Fret not! We're happily back in the water. The best part of the whole experience was Graham the yard guy's reaction when I told him I was ready to launch. I had told Graham that it would take me an extra day in the yard for me to fix the rudder. He's worked in the yard for twelve years and is familiar with the wild underestimates of do-it-yourselfers for how long different projects take. So it was great to get the job done in a day (a long day - 0730 to 2200!) and then have Graham say "you are?" when I told him I was ready to go the next day.
Was also great to see the difference from the first time the rudder split in the sun. That was in Port Townsend after we'd just bought the boat, when I was struggling to get everything ready to launch for the delivery home to Kodiak. Seeing that split in the rudder felt like the end of the world, it looked like a problem that could spell doom for the whole sailing enterprise. That time I had the yard fix it. This time I had all the supplies for the job on the boat, and knew what to do, so I just did it myself.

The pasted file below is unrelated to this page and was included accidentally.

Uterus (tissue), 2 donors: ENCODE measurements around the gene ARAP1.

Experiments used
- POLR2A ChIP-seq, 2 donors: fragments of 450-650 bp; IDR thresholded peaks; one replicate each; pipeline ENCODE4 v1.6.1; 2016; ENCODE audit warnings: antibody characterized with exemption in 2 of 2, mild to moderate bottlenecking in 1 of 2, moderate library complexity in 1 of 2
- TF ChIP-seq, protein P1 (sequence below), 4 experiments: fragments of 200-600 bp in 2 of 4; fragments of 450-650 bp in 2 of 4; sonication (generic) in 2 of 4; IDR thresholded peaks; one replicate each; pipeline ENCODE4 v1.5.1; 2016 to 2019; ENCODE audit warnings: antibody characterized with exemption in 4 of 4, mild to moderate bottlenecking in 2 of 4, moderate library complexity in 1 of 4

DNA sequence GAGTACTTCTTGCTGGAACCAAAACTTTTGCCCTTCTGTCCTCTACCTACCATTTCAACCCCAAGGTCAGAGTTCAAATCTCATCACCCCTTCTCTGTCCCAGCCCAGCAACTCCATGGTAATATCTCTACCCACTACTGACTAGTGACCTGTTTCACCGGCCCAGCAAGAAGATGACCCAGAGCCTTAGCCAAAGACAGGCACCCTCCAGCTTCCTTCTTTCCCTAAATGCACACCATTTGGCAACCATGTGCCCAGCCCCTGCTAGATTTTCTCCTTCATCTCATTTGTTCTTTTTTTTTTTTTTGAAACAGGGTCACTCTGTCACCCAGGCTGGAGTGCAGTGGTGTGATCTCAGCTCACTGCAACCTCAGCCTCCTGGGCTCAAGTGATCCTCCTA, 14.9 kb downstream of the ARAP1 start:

Here's me, feeling triumphant just before the re-launch:
Check out the paint job. Eight liters of bottom paint was always more than enough in the States, but Australian bottom paint doesn't go as far. So I scrounged some blue paint for the keel and black paint for the rudder repair:
We're in our holiday rental for another week so I can work on the interior of the boat. Alisa and Elias have met lots of moms with little kids who have been great about loaning toys to Little Salty. ("Poor little boat child," they say among themselves.) Here he is at brekky this morning with one of the loaners:
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